The S&P 500 surged past 3,000 points for the first time on Wednesday in early trading following congressional testimony from Federal Reserve Chairman Jerome Powell that pointed to a possible interest rate cut.
In prepared testimony ahead of a House hearing, Powell highlighted continued uncertainty about trade as a drag on US growth, amplifying his message from recent appearances that have been widely seen by investors as opening the door to an interest rate cut.
Powell was not explicit but in his remarks to the House Financial Services Committee he noted the Fed in June announced it "would act as appropriate to sustain the expansion."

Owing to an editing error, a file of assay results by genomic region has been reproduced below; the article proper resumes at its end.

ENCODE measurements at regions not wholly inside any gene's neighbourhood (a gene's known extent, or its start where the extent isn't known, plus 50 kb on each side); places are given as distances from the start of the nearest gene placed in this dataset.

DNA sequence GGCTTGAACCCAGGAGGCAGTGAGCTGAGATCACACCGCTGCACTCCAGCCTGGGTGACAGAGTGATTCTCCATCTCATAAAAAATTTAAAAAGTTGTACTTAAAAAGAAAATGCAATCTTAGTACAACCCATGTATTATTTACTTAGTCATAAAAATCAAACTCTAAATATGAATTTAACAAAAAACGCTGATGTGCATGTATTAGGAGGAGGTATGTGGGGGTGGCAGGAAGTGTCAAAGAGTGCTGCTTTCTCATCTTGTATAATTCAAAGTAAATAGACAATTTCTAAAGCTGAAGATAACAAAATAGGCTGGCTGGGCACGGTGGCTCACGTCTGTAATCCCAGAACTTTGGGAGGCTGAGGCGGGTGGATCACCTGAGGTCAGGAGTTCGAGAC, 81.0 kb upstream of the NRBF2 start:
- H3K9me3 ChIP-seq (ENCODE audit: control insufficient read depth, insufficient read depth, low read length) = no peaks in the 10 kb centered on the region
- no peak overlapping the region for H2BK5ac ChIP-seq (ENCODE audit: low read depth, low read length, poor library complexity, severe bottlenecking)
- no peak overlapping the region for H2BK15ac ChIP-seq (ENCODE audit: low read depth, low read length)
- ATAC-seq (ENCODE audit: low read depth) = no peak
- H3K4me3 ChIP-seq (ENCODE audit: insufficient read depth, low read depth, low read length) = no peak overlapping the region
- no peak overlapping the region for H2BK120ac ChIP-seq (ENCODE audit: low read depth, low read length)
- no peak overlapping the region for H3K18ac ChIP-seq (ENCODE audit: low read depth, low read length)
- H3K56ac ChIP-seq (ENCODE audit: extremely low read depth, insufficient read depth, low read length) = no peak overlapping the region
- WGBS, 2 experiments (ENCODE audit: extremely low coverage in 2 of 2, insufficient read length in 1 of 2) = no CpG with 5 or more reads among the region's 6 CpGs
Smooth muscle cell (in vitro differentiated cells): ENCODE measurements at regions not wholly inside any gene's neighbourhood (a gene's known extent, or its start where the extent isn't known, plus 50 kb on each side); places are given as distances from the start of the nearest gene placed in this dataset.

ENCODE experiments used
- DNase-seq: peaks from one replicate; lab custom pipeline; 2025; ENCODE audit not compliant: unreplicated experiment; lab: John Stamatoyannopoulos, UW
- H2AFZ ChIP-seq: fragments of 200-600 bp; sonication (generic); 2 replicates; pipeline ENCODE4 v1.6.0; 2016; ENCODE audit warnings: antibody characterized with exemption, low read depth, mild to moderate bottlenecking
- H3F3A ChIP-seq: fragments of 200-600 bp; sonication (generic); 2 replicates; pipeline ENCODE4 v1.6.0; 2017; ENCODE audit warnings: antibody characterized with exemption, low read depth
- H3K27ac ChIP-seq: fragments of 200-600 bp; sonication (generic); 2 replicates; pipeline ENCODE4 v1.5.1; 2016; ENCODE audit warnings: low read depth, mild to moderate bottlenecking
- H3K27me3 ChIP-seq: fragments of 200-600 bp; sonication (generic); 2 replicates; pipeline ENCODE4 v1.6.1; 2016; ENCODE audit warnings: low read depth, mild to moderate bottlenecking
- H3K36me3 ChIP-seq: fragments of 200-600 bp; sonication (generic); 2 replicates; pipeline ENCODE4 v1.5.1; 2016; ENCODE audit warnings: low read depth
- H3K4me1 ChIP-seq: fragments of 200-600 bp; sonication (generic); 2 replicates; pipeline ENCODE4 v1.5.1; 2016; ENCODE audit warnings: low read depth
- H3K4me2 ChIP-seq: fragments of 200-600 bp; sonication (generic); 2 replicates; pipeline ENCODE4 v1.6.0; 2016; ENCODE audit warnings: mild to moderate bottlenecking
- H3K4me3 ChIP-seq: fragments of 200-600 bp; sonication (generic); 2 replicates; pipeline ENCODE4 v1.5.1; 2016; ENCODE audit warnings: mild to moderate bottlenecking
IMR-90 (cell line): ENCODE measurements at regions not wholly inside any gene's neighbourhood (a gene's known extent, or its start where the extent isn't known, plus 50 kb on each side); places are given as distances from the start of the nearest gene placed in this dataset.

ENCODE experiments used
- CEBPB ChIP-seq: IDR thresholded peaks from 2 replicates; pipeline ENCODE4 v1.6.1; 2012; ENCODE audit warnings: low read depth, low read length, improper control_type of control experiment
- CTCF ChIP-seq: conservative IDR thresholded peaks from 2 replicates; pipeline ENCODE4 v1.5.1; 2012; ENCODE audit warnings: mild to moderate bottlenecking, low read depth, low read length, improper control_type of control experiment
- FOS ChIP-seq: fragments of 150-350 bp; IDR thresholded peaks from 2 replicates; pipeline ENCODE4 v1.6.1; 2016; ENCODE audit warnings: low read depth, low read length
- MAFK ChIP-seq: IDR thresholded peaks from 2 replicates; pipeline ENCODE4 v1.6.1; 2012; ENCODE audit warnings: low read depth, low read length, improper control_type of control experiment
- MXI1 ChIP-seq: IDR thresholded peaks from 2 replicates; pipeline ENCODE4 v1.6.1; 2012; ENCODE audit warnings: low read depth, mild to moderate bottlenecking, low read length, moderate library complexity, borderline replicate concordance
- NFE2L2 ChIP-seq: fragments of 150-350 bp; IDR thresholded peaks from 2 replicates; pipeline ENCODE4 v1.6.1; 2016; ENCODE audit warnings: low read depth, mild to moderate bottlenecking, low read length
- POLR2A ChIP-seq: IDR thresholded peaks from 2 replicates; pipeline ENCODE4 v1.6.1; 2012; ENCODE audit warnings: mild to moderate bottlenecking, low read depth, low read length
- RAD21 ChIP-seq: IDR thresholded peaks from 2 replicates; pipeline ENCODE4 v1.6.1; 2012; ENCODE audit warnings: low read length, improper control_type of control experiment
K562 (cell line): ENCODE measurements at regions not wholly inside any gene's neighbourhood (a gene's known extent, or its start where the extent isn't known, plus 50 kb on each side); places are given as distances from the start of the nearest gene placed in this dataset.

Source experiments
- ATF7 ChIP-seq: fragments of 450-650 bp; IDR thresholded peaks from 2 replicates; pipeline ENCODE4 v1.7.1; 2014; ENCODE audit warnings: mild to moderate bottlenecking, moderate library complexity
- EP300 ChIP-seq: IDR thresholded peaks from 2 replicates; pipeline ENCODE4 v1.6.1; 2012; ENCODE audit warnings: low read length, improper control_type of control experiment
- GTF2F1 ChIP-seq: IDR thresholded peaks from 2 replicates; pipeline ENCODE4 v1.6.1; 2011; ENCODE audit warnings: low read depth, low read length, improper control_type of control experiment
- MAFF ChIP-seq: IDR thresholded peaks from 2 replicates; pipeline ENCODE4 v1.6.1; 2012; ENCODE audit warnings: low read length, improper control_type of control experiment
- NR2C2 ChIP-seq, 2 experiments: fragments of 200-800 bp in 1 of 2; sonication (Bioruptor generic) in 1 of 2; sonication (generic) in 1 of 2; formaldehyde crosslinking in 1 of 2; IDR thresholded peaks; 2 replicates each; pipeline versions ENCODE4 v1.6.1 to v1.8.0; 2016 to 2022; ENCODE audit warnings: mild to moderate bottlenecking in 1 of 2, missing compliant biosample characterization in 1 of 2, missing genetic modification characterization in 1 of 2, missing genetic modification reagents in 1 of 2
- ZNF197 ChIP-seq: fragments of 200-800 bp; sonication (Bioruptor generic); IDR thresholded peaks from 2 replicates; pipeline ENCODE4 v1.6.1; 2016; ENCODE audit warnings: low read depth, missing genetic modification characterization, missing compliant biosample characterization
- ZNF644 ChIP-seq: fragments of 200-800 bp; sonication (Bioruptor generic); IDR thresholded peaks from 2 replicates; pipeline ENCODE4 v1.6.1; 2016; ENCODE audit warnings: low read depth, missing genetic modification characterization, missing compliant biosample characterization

About 40 minutes into trading, the broad-based S&P 500 stood at 2,997.10, up 0.6 percent after earlier topping 3,000.
The tech-rich Nasdaq Composite Index rose 0.9 percent to 8,211.82, while the Dow Jones Industrial Average gained 0.6 percent to 26,930.36.
Both the S&P 500 and Nasdaq were above their all-time closing highs, while the Dow is about 35 points short of its record.
Powell's comments "gave the market what it was looking for," said Briefing.com analyst Patrick O'Hare.
Futures markets are betting that the Fed at its 31 July meeting will cut interest rates by 25 basis points although some have seen the possibility of a larger cut.
"The Q&A portion of today's testimony will likely be Mr. Powell's moment to talk down the prospect of a 50 basis points rate cut at the July meeting," O'Hare said.
"The market should be able to live with that since we suspect the Fed Chair will also stick to the line that the (Fed) will do what it thinks is appropriate to sustain the economic expansion."
This story has been published from a wire agency feed without modifications to the text. Only the headline has been changed.